As you might expect, office workers are the main targets for shops downtown. They’re paying to put themselves in your way, hoping that almost-daily exposure to their offers lets you give them your business.

Once you start patronising that salon that you walk past daily, you’re likely to make it a habit. Never mind that you’re paying more than at the neighbourhood shops you normally patronise.

Pricey Coffee (And Snacks): S$60 Per Month

Despite the sterling examples of hip tech companies like Google and Airbnb, the sponsored staff cafeteria offering free meals and snacks failed to catch on in Singapore.

This means that sleepy office workers wanting a pick-me-up are left to our own devices. Sure, there’s always the office pantry, but how many of us have an office pantry stocked with more than instant coffee, tea dust and those weird-tasting biscuits nobody bothers to throw away?

Starbucks and other coffee chains are easy to blame for those overpriced sugar bombs that they pass off as real coffee, but religiously avoiding these outlets won’t make you rich. In fact, there’s evidence that letting yourself have the occasional treat is very helpful in having a productive day.

And don’t think our corner kopitiams (as wonderful as they are) are the answer to all your mid-afternoon snacking needs. Even if you avoid chains like Ya Kun and Wang, you can expect to drop an average of S$5 to S$6 for coffee, toast and eggs at coffee shops located in the CBD.

Assuming you indulge 3 times a week, that’s S$60 extra a month. Mix it up with a handcrafted Starbucks drink every now and then and you can expect to pay more.

four pints of chilled beer

Payday Drinks: S$100 - S$200 Per Month

One of the best things of dutifully going to work is getting a regular paycheck in return. And when you’ve worked hard for your money, you want to reward yourself at the end of the month.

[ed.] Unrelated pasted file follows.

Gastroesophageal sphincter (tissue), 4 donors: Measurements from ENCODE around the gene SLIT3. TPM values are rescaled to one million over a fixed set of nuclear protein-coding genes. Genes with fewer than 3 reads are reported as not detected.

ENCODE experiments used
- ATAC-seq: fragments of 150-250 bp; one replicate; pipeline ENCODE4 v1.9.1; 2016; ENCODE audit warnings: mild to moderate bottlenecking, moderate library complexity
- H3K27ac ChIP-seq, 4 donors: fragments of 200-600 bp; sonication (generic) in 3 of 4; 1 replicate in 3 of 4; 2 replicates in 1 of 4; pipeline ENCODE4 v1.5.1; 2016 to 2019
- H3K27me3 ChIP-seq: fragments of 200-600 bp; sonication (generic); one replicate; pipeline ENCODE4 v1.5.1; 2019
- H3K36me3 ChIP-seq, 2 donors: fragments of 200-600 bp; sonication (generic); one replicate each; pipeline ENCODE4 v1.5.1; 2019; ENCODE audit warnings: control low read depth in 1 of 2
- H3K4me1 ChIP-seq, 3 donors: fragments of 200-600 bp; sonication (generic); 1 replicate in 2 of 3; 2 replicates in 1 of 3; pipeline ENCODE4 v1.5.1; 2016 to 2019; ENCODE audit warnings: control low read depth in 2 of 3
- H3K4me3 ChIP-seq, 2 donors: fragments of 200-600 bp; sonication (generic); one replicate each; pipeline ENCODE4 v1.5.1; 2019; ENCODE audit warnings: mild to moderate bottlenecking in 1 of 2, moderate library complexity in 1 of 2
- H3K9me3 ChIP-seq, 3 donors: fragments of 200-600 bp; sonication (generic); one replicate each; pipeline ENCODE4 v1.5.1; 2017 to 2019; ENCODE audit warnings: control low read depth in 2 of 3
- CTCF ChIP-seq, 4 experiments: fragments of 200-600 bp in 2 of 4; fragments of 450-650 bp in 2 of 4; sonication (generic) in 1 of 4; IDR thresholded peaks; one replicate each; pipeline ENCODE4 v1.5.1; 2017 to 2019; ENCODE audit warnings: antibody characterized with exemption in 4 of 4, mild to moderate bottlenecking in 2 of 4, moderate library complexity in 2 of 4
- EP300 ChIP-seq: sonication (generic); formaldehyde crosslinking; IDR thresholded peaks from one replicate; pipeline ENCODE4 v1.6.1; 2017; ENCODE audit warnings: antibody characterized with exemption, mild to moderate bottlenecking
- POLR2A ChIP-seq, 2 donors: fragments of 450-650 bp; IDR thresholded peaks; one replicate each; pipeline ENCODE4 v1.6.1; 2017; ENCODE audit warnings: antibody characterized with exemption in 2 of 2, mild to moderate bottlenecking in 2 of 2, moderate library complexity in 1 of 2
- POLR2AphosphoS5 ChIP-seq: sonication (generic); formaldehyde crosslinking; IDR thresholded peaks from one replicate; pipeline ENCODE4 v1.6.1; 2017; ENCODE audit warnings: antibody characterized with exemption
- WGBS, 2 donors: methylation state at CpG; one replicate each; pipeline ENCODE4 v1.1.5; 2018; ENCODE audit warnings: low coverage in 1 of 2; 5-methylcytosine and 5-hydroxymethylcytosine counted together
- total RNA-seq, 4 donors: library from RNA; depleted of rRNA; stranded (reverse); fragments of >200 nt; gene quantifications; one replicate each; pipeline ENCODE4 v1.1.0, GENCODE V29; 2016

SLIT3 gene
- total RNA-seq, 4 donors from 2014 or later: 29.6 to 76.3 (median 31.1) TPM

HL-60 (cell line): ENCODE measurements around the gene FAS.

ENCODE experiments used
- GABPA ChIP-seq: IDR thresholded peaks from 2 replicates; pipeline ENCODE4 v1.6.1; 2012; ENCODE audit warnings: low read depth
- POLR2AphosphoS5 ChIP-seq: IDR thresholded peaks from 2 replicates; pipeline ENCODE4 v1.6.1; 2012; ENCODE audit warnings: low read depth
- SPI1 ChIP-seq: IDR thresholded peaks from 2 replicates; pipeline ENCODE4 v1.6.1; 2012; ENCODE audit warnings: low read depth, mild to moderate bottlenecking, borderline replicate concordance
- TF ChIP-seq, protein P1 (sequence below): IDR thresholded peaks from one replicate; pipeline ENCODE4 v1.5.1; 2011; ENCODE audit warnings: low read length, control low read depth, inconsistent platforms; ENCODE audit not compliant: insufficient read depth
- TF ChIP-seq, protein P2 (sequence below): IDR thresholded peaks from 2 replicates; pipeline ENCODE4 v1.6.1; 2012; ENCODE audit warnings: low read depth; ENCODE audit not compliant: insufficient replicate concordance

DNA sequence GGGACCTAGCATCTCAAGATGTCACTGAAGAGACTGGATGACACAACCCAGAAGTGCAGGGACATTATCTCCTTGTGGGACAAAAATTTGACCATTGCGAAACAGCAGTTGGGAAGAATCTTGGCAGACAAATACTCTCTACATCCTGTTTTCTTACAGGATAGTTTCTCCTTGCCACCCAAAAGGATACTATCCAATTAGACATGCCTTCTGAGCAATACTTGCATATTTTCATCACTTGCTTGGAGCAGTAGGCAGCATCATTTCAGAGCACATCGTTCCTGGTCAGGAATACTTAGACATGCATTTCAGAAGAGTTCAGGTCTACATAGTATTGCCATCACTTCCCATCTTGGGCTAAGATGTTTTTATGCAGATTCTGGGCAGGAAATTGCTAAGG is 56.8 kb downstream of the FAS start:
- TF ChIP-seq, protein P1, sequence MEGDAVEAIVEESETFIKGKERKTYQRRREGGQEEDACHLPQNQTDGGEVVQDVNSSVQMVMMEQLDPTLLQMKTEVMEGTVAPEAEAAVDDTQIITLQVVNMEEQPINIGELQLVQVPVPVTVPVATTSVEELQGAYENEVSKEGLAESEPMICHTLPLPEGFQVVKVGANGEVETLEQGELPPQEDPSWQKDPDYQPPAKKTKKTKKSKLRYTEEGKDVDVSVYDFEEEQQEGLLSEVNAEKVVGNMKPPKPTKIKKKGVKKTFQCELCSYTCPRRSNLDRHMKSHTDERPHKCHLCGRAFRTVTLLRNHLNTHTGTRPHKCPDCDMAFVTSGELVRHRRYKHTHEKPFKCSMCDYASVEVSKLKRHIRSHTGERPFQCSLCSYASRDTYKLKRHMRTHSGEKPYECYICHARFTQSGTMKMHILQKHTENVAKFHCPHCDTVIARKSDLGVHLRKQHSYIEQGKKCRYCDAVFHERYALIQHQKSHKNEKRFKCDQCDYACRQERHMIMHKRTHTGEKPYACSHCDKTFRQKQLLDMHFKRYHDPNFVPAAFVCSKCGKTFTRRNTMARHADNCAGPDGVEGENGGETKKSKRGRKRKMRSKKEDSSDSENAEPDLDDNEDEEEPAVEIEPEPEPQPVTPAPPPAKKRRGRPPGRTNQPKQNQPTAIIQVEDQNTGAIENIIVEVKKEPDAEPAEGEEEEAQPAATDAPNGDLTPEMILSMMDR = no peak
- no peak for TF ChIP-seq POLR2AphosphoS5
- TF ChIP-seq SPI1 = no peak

Professionals in the CBD have options galore. From the pubs lining Boat Quay and Clarke Quay, eateries at Marina Bay, to the restaurants at Tanjong Pagar, Bugis and Orchard, there is no lack of F&B establishments eager to take your money.

Going out for drinks when payday comes round is an easy habit to slip into. Throw in birthday celebrations, farewell parties and the occasional team outing, and you’ll see a larger chunk of your salary disappearing.

Depending on how hard your office likes to party, you can expect to drop anywhere between S$100 to S$200 a month on payday drinks and such.

Read This Next:

Why Are Healthy Lunches in Singapore So Expensive?

How to Avoid Falling for Overpriced Coffee Trends in Singapore

Alevin ChanBy Alevin Chan

A Certified Financial Planner with a curiosity about what makes people tick, Alevin's mission is to help readers understand the psychology of money. He's also on an ongoing quest to optimise happiness and enjoyment in his life.

An ex-Financial Planner with a curiosity about what makes people tick, Alevin’s mission is to help readers understand the psychology of money. He’s also on an ongoing quest to optimise happiness and enjoyment in his life.